Over 100 pro-Beijing loyalists have received instructions from the top Chinese official in Hong Kong to fully support the chief executive and her administration’s push to amend the city’s extradition laws.
Wang Zhimin, the director of the China Liaison Office in Hong Kong, spoke to local delegates to the National People’s Congress and the Chinese People’s Political Consultative Conference (CPPCC) for nearly two hours on Friday.
Wang told attendees to support the bill and better explain it to the public, according to pro-Beijing heavyweight Tam Yiu-chung. Tam added that Wang was more interested in relaying Beijing’s directions rather than having an exchange of views.
“He mentioned the ‘four believes’: we must believe in ourselves, believe in the administration, believe in the local courts and believe in the rule of law,” Tam said, citing Wang.
The bill proposed by the Hong Kong government would allow fugitive transfers to jurisdictions with which the city has no pre-existing extradition deal. Pro-democracy lawmakers have stalled the bill’s legislative process, as lawyers, journalists, foreign politicians and businesses expressed concerns over whether residents will be extradited to the mainland.
On Friday, Wang reportedly pushed back forcefully against “foreign interference” during the closed-door meeting, saying that the bill must not provide an opportunity for people to destabilise Hong Kong.
Asked if the liaison office was overstepping its bounds, Tam told reporters that Wang brushed off such concerns during the meeting.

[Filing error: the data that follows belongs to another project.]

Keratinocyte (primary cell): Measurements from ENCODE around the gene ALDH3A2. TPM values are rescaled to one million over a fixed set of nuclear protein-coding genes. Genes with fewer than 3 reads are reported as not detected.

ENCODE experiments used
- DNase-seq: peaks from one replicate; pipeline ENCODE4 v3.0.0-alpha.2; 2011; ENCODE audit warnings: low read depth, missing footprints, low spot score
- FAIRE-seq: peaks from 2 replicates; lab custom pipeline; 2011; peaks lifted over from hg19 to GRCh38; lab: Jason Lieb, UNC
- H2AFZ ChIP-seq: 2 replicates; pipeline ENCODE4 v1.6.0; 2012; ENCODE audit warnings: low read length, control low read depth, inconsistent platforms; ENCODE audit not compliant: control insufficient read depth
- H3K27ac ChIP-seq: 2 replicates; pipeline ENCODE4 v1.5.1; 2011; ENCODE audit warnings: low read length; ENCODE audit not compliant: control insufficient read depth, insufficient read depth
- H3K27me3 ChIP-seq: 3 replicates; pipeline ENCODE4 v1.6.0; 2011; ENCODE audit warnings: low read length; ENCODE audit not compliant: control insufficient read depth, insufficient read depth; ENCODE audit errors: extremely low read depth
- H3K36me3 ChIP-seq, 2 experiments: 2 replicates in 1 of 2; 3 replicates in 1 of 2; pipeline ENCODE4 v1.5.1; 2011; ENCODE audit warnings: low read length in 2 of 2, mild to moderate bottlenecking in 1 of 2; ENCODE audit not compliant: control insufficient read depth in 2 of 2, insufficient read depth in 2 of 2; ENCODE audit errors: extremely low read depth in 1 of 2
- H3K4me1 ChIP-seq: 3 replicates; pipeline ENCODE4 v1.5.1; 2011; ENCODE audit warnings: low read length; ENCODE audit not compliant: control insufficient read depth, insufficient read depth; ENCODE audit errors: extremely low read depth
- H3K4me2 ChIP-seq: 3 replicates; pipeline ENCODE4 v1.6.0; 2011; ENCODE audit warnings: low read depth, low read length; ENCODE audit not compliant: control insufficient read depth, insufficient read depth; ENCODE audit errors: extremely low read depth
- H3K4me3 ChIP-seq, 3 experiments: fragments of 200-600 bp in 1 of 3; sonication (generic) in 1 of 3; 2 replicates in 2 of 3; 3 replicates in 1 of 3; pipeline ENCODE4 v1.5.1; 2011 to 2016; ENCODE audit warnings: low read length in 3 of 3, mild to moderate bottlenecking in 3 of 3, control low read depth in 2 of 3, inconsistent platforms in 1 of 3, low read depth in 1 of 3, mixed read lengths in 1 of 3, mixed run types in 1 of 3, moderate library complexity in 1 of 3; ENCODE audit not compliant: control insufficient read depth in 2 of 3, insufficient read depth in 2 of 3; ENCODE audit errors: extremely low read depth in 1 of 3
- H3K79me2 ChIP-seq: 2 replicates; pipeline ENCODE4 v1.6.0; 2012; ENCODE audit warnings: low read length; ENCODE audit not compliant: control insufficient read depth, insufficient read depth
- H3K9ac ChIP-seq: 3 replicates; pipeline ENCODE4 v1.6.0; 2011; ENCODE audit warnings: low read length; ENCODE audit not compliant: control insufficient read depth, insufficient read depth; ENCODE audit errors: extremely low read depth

“Wang said… there have already been many people talking about this in the US and other countries. They are allowed to talk, but can the central government not express its opinion? That would be impossible,” he said.
Chief Secretary Matthew Cheung also defended the move by the liaison office, saying it was “understandable” that the central government was concerned.
Over the past month, legal scholars and political parties have tried to assuage the public’s fears by proposing alternatives to the government’s plan. Wang, however, told attendees on Friday that the amendment will continue as scheduled, and there will be no room for major changes on “questions of principle.”
Wang rejected a plan to extend the jurisdiction of Hong Kong courts, and similarly poured cold water on the idea of “Hong Kong people facing trial in Hong Kong.” The law must also operate retroactively and a “sunset clause” was infeasible, he added.
The meeting drew around 30 protesters, who marched from the Western Police Station to the liaison office bearing slogans such as “NPC delegates don’t represent me” and “Shame on those who sell out Hong Kong.”
‘Sai Wan will be furious’
The China Liaison Office was also mentioned during a “hot mic” incident at the legislature. At a Friday meeting debating the national anthem law, pro-Beijing lawmaker Martin Liao was heard telling a colleague that the liaison office would be “furious” if the meeting was stalled.
Liao, who was chairing the meeting, spoke during a lull when democrats demanded a quorum call in protest: “I don’t mind if the meeting gets adjourned for a bit, so people can be alerted. But Sai Wan will definitely be furious.”
The liaison office is often informally referred to as “Sai Wan” owing to the location of its headquarters.
Pro-democracy camp convenor Claudia Mo later told reporters that Liao’s comment was proof that the central government was pulling the strings behind Carrie Lam’s administration.
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